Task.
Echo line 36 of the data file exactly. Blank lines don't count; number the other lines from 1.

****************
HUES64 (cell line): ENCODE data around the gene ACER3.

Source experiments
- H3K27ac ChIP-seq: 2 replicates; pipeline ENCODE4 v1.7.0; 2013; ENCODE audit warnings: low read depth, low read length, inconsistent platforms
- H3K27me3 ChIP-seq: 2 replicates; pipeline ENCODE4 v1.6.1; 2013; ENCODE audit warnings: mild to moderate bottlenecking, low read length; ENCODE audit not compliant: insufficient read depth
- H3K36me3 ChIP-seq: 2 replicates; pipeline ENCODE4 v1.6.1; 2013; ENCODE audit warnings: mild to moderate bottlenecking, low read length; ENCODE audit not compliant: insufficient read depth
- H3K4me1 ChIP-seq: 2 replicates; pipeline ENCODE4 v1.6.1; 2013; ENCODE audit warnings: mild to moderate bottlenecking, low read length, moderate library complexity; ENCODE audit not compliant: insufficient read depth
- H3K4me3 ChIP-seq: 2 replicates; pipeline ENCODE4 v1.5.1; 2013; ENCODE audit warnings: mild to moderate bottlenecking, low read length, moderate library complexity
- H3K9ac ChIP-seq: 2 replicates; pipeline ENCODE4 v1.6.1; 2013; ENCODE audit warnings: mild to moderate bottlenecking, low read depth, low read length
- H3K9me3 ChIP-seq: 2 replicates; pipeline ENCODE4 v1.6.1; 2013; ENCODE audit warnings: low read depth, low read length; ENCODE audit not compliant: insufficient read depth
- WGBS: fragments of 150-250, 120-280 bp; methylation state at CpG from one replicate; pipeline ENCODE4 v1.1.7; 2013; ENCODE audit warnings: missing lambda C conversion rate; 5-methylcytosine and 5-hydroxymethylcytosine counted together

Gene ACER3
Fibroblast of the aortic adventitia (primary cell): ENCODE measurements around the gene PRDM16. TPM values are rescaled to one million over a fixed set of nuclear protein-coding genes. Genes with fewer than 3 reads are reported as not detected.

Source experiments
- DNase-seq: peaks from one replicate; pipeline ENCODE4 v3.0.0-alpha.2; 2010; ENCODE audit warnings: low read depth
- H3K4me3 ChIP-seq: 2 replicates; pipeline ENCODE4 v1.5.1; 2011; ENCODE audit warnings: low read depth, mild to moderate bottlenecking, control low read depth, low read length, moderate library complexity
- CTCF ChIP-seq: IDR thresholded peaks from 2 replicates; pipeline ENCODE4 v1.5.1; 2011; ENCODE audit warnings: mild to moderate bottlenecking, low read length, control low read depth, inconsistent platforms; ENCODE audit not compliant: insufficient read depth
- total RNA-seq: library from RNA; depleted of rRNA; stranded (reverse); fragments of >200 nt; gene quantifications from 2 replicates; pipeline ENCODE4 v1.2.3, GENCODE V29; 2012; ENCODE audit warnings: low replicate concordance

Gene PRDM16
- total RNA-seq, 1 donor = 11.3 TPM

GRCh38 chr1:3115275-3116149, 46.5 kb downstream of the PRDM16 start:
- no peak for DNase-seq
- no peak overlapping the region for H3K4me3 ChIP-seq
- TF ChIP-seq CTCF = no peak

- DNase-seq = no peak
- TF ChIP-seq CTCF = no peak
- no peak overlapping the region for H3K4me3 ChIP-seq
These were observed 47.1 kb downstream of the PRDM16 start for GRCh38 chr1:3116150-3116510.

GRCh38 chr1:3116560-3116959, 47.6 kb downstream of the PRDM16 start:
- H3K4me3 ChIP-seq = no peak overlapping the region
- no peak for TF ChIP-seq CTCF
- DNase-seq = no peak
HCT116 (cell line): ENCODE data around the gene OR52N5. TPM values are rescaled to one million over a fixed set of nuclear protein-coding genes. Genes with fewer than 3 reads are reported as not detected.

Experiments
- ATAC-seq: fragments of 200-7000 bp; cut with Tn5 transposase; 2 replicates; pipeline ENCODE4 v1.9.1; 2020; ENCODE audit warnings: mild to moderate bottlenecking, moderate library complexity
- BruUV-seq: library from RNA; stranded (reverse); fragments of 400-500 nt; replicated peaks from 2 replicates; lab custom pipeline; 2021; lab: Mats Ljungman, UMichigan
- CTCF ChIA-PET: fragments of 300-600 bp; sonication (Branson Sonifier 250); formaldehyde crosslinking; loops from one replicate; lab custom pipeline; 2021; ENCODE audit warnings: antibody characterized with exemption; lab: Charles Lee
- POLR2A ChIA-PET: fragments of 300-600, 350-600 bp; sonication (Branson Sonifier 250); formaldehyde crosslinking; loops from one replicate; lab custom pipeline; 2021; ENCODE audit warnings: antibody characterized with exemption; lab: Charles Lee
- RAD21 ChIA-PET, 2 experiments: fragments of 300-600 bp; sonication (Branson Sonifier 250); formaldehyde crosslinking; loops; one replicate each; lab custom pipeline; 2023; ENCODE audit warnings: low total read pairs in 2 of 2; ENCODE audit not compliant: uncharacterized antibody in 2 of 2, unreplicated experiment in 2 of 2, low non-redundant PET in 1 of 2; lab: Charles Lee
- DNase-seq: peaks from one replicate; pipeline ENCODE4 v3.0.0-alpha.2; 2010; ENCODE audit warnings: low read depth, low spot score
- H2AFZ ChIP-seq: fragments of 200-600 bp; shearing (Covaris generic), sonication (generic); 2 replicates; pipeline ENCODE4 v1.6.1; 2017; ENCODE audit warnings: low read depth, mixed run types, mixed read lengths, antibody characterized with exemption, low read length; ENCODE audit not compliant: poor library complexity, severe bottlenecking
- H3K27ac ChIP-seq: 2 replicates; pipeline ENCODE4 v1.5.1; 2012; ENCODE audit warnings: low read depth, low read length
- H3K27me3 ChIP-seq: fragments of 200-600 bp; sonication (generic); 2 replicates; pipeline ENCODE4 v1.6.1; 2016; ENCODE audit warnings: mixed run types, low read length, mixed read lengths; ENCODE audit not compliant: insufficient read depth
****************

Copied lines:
- CTCF ChIA-PET: fragments of 300-600 bp; sonication (Branson Sonifier 250); formaldehyde crosslinking; loops from one replicate; lab custom pipeline; 2021; ENCODE audit warnings: antibody characterized with exemption; lab: Charles Lee